Hypoxic cell cytotoxin tirapazamine induces acute changes in tumor energy metabolism and pH: A 31P magnetic resonance spectroscopy study

Eric O. Aboagye, Larry E. Dillehay, Zaver M. Bhujwalla, Ding Jen Lee

Research output: Contribution to journalArticle

Abstract

Tirapazamine is a hypoxic cell cytotoxin in phase II/III trials. To further understand its mechanism of action in vivo, we examined the effect of tirapazamine on tumor energy metabolism and pH. RIF-1 and SCCVII tumors were grown subcutaneously in the flanks of C3H mice. Tumor energy metabolism, expressed as the ratio of inorganic phosphate to nucleotide triphosphate (Pi/NTP), and intracellular pH (pHi), were measured by 31P magnetic resonance spectroscopy (MRS). In RIF-1 and SCCVII tumors, tirapazamine increased the Pi/NTP ratio by 2.6-fold and 3-fold, respectively, within the first hour after an intraperitoneal dose of 0.3 mmol/kg. A corresponding decrease in pHi from 7.05 ± 0.07 to 6.48 ± 0.06, and 7.21 ± 0.09 to 6.45 ± 0.02 in RIF-1 and SCCVII tumors, respectively, was observed. The decrease in tumor 31P bioenergetics and pH was reversible, as exemplified by RIF-1 tumors, which showed a further increase in Pi/NTP ratio of 3.5-fold by 5-8 hr, returning to normal range at 24 hr. Corresponding pHi of RIF-1 tumors was 6.88 ± 0.05 at 5-8 hr and 7.16 ± 0.05 at 24 hr. We concluded that tirapazamine induces acute changes in tumor energy metabolism and pHi. These findings are relevant to the rational selection and optimal timing of coadministered therapy.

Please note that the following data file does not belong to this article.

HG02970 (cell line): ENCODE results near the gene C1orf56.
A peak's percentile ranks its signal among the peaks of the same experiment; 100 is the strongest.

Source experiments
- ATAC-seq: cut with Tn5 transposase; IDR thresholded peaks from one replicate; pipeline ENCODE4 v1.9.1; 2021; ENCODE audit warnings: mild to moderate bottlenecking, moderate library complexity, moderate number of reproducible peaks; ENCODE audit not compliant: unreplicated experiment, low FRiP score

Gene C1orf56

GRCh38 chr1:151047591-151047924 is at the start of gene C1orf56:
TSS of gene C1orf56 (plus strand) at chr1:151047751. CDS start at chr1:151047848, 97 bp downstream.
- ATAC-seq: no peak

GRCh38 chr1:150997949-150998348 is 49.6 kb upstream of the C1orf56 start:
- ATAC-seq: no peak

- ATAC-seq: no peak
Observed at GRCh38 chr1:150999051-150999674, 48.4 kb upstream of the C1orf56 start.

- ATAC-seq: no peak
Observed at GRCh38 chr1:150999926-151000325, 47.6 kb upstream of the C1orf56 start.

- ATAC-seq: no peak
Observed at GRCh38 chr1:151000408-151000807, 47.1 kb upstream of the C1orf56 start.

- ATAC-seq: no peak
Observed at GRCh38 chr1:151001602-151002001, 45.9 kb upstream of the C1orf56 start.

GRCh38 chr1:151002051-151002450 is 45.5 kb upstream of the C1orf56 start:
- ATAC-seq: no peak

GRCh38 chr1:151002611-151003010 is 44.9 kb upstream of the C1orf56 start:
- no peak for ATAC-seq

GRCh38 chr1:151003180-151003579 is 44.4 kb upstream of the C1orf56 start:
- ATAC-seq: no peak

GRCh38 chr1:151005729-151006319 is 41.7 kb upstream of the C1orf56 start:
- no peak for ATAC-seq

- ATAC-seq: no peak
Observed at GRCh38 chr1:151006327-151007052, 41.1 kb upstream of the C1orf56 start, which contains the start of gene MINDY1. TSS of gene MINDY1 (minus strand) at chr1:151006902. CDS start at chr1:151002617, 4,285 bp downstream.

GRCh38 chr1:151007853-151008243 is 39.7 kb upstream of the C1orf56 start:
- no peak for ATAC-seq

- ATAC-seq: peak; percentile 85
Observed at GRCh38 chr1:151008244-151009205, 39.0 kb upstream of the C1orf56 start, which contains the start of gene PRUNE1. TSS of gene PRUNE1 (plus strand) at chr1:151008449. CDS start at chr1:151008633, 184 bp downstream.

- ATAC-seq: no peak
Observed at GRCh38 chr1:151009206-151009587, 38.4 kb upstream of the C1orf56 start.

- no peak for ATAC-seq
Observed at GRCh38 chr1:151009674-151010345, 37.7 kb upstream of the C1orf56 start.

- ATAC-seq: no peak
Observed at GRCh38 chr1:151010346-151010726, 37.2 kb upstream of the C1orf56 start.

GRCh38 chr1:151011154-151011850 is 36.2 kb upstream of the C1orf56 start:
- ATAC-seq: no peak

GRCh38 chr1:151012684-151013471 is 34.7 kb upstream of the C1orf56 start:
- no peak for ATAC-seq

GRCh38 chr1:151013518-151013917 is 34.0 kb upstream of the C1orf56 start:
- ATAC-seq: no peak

Original languageEnglish (US)
Pages (from-to)249-254
Number of pages6
JournalRadiation Oncology Investigations
Volume6
Issue number6
DOIs
StatePublished - Dec 1 1998

Keywords

  • Magnetic resonance spectroscopy
  • Tirapazamine
  • Tumor energy metabolism
  • pH

ASJC Scopus subject areas

  • Radiological and Ultrasound Technology
  • Radiation
  • Oncology
  • Radiology Nuclear Medicine and imaging

Fingerprint Dive into the research topics of 'Hypoxic cell cytotoxin tirapazamine induces acute changes in tumor energy metabolism and pH: A <sup>31</sup>P magnetic resonance spectroscopy study'. Together they form a unique fingerprint.

  • Cite this